National Portrait Gallery’s Taylor Wessing Photographic Portrait Prize innovates again by opening up the world-famous competition - with a £15,000 prize - to digital entries, as previous winners discuss how their careers took off despite the award’s ongoing controversial reputation.
The National Portrait Gallery’s Taylor Wessing Photographic Portrait Prize manages to divide opinion, inspire debate and even provoke controversy like virtually no other global photographic award.
For its detractors, the joke is that the Taylor Wessing competition so often awards prizes to photographers who have taken pictures of girls and women, usually with red hair, holding animals – something that makes the prize it look repetitive and conservative. For its supporters, the Taylor Wessing portrait prize has a thematic coherence and identity most other photography competitions lack.
In fact both viewpoints are a little unfair, because in recent years the prize has started to award a far more diverse range of portraits. Take for the example the 2014 winner David Titlow; a fashion photographer who won with his image of his infant son being introduced to a dog, surrounded by friends the morning after an idyllic midsummer party.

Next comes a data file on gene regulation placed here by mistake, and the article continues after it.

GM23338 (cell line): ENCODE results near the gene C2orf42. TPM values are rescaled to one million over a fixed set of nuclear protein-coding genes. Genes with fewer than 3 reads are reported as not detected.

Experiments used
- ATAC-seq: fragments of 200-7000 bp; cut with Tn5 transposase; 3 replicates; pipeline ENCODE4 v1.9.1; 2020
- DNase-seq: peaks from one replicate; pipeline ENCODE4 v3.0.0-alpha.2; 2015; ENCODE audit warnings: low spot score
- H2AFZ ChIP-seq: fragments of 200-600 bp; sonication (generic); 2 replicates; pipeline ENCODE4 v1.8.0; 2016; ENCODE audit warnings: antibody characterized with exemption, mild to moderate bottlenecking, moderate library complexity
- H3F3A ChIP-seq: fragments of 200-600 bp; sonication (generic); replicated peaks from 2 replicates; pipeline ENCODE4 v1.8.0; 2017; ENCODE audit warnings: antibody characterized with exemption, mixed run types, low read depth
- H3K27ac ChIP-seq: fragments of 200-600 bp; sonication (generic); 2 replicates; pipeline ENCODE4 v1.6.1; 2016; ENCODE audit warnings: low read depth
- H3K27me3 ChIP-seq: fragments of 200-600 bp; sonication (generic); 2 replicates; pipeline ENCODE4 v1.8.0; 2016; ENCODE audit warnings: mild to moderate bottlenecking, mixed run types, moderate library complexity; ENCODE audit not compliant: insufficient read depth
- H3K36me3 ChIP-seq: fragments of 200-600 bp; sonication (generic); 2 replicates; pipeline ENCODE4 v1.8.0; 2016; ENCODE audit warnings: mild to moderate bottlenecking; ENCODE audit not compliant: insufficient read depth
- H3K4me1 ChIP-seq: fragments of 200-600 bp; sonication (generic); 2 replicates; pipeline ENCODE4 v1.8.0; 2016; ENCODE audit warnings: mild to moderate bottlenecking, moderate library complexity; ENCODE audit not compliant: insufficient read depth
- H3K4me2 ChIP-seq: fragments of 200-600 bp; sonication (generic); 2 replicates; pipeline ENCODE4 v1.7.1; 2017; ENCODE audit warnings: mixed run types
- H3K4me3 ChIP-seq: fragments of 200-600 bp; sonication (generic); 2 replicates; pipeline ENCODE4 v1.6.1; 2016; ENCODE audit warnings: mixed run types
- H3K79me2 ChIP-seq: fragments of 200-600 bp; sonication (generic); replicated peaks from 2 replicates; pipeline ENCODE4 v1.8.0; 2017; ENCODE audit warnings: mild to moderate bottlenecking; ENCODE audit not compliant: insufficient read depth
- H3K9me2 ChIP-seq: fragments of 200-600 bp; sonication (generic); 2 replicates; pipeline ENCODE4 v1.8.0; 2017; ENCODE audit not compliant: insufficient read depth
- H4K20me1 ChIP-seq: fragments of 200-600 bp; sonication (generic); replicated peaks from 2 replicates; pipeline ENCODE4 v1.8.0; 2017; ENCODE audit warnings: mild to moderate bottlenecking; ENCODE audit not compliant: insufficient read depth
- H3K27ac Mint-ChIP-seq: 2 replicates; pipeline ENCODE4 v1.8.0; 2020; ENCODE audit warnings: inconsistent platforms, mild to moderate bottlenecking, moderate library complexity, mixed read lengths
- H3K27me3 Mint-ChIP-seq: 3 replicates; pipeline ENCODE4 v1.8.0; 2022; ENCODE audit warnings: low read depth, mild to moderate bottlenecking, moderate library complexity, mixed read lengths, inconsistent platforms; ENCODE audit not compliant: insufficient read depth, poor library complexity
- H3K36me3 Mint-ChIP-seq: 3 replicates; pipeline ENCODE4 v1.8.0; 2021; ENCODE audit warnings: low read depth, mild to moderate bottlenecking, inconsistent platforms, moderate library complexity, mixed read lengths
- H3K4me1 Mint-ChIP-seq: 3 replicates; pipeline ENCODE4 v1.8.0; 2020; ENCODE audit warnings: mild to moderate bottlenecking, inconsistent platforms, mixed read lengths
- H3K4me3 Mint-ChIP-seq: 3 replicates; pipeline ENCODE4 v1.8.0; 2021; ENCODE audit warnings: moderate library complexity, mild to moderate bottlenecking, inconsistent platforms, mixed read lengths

And more recently Claudio Rasano, who won in 2016 for his image of a young schoolboy in Johannesburg, South Africa.
Now, the Taylor Wessing Photographic Portrait Prize, one of the most revered and competitive photography awards in the world, is going digital. The prize will now accept images uploaded via the competition’s new digital portal, from anyone with an internet connection, anywhere in the world, even accepting images taken on mobile.
“By inviting digital submissions for the first time, we hope even more photographers throughout the world will enter the competition, says Dr Nicholas Cullinan, director of the National Portrait Gallery and a key member of this year’s judging panel.